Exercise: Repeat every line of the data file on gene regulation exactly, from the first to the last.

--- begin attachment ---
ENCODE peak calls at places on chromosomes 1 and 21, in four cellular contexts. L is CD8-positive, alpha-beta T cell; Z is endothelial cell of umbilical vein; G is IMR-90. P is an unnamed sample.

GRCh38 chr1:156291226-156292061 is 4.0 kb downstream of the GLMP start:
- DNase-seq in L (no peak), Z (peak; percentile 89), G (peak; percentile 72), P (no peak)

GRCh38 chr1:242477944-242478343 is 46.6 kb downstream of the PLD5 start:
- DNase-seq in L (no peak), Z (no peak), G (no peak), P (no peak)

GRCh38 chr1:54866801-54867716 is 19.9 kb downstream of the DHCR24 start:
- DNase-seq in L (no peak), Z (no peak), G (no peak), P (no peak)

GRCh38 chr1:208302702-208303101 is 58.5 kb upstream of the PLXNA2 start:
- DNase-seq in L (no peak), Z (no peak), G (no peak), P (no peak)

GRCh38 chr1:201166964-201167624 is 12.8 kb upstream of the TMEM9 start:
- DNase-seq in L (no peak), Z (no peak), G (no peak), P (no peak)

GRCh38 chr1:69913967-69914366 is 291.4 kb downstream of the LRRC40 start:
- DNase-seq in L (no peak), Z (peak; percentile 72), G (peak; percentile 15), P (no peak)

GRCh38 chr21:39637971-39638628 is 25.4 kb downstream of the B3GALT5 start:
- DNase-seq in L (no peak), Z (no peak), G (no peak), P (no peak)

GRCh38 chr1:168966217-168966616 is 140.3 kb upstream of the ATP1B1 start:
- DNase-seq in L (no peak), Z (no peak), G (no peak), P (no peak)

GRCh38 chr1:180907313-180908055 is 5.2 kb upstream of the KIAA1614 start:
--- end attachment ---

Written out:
ENCODE peak calls at places on chromosomes 1 and 21, in four cellular contexts. L is CD8-positive, alpha-beta T cell; Z is endothelial cell of umbilical vein; G is IMR-90. P is an unnamed sample.

GRCh38 chr1:156291226-156292061 is 4.0 kb downstream of the GLMP start:
- DNase-seq in L (no peak), Z (peak; percentile 89), G (peak; percentile 72), P (no peak)

GRCh38 chr1:242477944-242478343 is 46.6 kb downstream of the PLD5 start:
- DNase-seq in L (no peak), Z (no peak), G (no peak), P (no peak)

GRCh38 chr1:54866801-54867716 is 19.9 kb downstream of the DHCR24 start:
- DNase-seq in L (no peak), Z (no peak), G (no peak), P (no peak)

GRCh38 chr1:208302702-208303101 is 58.5 kb upstream of the PLXNA2 start:
- DNase-seq in L (no peak), Z (no peak), G (no peak), P (no peak)

GRCh38 chr1:201166964-201167624 is 12.8 kb upstream of the TMEM9 start:
- DNase-seq in L (no peak), Z (no peak), G (no peak), P (no peak)

GRCh38 chr1:69913967-69914366 is 291.4 kb downstream of the LRRC40 start:
- DNase-seq in L (no peak), Z (peak; percentile 72), G (peak; percentile 15), P (no peak)

GRCh38 chr21:39637971-39638628 is 25.4 kb downstream of the B3GALT5 start:
- DNase-seq in L (no peak), Z (no peak), G (no peak), P (no peak)

GRCh38 chr1:168966217-168966616 is 140.3 kb upstream of the ATP1B1 start:
- DNase-seq in L (no peak), Z (no peak), G (no peak), P (no peak)

GRCh38 chr1:180907313-180908055 is 5.2 kb upstream of the KIAA1614 start: